“Euthanasia” Next word. What do you call the act of picking up a piglet by their back legs and slamming them against a wall or the floor to kill them because they’re not growing fast enough or aren’t worth spending money on for veterinary care? Farmers call this euthanasia. But when we think of animals being euthanised, we think of our companion animals being peacefully ‘put to sleep’ because they are severely ill. Well, farmers will describe killing an animal on their farm as euthanising the animal as if it is a merciful act, but instead of it being done in the animal’s best interest, it is done in the farmer’s financial interest. The most common methods of killing birds on a farm include blunt force trauma, which involves hitting an animal over the head until they are dead, neck dislocation, carbon dioxide gassing either head only or in gas chambers, or a captive bolt. For mammals, the most common methods include captive bolts, blunt force trauma, gassing, electrocution or a bullet. But the issue of euphemisms is even more normalised than this, to the point where some of the most common words used to describe animal exploitation actually contribute to the objectification of animals. For example, the term livestock.



Sentient individuals or livestock? By referring to animals as livestock, animal farmers are attempting to create a distinction between the animals they farm and the animals that exist in the world. It essentially ‘otherises’ the animals we exploit and attempts to put them into a different classification, which further perpetuates the idea that it is acceptable to exploit and kill these animals. For example, if you ask someone, “is it acceptable to kill livestock?”, most people will say yes. But if you ask “is it acceptable to kill animals?”, people’s responses would often be very different, even though the question is the same question. However, morally there is no difference between killing a pig or killing any other animal we don’t classify as livestock. This is how ‘othering’ works.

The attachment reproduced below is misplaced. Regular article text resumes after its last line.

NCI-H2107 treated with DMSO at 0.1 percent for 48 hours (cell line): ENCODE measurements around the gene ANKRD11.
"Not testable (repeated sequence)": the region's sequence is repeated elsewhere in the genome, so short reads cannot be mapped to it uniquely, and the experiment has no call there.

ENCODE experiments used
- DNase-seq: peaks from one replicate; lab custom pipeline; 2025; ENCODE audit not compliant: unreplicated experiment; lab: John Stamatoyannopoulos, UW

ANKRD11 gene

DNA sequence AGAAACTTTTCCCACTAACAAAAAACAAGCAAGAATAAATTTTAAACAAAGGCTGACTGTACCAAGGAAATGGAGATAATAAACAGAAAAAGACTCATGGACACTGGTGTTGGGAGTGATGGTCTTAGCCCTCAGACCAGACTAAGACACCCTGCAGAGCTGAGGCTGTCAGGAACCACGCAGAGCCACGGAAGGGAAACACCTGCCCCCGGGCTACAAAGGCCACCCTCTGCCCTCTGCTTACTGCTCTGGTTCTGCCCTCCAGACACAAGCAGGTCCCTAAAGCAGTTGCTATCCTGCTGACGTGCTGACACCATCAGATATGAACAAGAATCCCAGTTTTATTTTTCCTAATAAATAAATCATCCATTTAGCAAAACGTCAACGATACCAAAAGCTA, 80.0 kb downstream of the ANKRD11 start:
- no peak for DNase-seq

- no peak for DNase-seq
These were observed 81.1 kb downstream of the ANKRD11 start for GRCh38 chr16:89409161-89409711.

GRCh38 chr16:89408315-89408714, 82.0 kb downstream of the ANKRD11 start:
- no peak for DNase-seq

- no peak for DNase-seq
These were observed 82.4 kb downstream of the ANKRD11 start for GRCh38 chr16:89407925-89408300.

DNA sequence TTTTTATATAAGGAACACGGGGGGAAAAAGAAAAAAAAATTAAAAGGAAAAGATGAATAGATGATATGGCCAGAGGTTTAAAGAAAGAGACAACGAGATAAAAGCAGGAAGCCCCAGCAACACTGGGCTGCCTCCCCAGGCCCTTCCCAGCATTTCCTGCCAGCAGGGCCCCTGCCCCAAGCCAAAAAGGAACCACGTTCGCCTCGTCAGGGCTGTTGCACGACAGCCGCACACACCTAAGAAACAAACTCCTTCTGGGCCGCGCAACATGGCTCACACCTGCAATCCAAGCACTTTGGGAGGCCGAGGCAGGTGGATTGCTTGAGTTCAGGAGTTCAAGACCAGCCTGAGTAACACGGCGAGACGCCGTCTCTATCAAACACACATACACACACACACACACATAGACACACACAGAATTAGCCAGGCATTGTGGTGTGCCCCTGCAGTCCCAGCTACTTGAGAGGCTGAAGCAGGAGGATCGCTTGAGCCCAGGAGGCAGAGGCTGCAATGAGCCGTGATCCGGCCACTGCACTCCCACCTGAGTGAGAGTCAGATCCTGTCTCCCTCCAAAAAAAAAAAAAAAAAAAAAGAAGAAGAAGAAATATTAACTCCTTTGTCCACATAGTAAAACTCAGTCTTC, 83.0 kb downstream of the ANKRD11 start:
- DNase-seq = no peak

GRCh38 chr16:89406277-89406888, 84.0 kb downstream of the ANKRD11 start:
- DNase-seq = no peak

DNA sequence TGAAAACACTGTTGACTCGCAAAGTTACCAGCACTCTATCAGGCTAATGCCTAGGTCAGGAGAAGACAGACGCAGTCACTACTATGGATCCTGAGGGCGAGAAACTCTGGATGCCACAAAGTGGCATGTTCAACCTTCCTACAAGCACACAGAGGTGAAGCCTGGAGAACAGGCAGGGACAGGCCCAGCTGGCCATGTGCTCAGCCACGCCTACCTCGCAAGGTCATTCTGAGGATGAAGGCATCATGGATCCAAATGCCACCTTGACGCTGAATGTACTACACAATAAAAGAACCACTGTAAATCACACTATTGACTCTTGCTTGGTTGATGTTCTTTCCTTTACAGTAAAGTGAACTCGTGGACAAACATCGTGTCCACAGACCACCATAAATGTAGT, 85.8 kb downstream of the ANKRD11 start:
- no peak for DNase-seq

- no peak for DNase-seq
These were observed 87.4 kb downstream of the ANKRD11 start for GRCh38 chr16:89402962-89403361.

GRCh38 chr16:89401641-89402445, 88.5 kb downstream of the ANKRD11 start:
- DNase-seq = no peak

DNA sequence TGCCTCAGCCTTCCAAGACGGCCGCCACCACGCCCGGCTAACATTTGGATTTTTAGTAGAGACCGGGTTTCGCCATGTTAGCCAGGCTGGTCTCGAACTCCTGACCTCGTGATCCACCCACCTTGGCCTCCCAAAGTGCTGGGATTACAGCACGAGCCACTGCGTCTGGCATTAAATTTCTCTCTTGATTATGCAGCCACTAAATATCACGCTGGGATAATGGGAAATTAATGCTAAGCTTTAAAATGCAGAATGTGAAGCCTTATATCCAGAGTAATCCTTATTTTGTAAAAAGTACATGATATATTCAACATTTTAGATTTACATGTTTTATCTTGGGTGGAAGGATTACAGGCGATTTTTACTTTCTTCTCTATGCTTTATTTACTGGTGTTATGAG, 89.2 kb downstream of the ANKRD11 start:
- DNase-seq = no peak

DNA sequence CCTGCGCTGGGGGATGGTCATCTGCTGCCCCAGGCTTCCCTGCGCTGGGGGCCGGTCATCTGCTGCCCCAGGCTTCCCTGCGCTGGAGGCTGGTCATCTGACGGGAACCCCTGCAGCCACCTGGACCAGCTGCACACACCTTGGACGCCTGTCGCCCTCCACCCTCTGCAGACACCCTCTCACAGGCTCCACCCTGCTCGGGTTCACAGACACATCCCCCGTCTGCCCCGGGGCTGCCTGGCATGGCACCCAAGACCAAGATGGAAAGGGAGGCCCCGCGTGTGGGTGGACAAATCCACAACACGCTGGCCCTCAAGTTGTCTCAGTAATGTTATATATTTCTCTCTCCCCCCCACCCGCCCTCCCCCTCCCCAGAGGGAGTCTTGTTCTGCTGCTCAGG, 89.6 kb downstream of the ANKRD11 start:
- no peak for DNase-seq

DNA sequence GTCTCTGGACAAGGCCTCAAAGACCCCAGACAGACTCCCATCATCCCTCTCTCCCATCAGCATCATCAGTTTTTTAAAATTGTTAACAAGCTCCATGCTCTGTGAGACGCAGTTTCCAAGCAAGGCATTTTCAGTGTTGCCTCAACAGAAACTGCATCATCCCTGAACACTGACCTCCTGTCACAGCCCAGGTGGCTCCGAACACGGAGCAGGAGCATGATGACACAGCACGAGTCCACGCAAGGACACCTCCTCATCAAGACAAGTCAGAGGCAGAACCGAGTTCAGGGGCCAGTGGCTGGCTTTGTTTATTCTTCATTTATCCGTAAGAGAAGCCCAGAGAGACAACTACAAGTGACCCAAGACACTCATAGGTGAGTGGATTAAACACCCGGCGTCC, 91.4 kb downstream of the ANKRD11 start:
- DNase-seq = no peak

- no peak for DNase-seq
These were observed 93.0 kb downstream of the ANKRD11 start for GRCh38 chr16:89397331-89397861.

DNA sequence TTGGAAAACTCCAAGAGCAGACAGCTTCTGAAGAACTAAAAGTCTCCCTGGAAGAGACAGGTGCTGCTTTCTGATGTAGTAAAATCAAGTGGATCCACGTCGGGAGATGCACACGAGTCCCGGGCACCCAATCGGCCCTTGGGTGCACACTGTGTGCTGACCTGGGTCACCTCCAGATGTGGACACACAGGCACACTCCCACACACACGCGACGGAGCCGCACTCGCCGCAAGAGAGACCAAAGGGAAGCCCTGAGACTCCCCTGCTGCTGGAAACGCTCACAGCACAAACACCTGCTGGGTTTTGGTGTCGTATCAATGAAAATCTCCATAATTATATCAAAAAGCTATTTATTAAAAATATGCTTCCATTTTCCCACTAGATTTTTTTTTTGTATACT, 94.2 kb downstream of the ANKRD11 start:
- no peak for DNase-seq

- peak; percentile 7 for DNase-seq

We view the animals we kill as being different and refer to them differently so as to make what we do to them more palatable and less likely to expose our cognitive dissonance. By using the word ‘livestock’ we are viewing these animals as mere products, commodities who can be traded and profited from. In essence, it seeks to deny the animals their individuality. What about the names of animal products themselves, many of which are also named and referred to in a way that disconnects us from the reality of who we are eating? Even though the origins of many of these words can be traced back hundreds of years, referring to animal flesh as meat, pig flesh as pork, cow flesh as beef and baby cow flesh as veal, among others, further detaches us from having to think about the animals whose bodies we are purchasing. Imagine if supermarkets had flesh aisles, rather then meat aisles. Or if instead of bacon, we bought sliced pig flesh with extra fat layers. By turning animals into objects, classifying them differently and using different words to describe them when they are living and when they are dead, it allows us to avoid the discomfort caused by thinking of them in gas chambers or hung up on the kill line about to have their throats cut.

Whether we realise it or not, the animal agriculture industries have been purposefully trying to trick consumers for years, and their on-going attempts to try and censor plant-based companies further proves how worried they are about the prospect of informed consumers making their own decisions. In the end, consumers aren’t being misguided by clearly labelled plant-based alternatives, they are being lied to and deceived by industries that are desperate to keep the objective reality of what happens to animals out of sight and out of mind.